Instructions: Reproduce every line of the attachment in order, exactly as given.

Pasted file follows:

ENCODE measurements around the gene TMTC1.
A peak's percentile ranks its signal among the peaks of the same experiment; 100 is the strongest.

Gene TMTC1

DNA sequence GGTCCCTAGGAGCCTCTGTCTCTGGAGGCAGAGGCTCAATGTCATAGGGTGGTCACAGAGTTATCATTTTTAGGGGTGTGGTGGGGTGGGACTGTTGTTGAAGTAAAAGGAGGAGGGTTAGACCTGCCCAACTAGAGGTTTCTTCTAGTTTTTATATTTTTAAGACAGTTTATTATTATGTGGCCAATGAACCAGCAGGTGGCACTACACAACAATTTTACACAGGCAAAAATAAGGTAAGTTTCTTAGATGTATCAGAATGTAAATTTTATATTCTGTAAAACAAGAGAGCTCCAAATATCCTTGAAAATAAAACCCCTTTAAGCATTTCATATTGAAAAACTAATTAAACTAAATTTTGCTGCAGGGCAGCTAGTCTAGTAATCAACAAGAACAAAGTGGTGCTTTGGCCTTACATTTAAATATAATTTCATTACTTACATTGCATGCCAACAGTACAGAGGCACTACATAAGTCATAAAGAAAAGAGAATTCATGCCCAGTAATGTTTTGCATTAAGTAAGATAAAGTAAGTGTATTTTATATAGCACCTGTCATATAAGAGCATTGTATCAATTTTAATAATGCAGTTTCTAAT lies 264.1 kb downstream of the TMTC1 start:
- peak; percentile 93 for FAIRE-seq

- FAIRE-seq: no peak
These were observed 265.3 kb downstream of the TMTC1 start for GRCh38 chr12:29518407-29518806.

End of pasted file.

ENCODE measurements around the gene TMTC1.
A peak's percentile ranks its signal among the peaks of the same experiment; 100 is the strongest.

Gene TMTC1

DNA sequence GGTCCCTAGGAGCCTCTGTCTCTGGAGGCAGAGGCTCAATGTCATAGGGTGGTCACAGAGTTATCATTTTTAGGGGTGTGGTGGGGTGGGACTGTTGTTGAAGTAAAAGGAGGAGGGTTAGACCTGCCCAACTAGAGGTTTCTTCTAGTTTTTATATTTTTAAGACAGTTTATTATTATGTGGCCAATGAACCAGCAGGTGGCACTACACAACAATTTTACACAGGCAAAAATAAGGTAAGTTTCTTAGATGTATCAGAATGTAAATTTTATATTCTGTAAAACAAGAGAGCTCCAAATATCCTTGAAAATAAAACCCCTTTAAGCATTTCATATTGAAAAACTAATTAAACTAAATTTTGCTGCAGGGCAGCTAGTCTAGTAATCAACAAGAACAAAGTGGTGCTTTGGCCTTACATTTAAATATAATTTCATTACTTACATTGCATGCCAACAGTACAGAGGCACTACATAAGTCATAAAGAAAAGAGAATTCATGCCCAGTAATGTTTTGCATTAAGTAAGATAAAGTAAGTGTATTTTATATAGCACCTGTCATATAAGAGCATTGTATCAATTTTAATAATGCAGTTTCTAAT lies 264.1 kb downstream of the TMTC1 start:
- peak; percentile 93 for FAIRE-seq

- FAIRE-seq: no peak
These were observed 265.3 kb downstream of the TMTC1 start for GRCh38 chr12:29518407-29518806.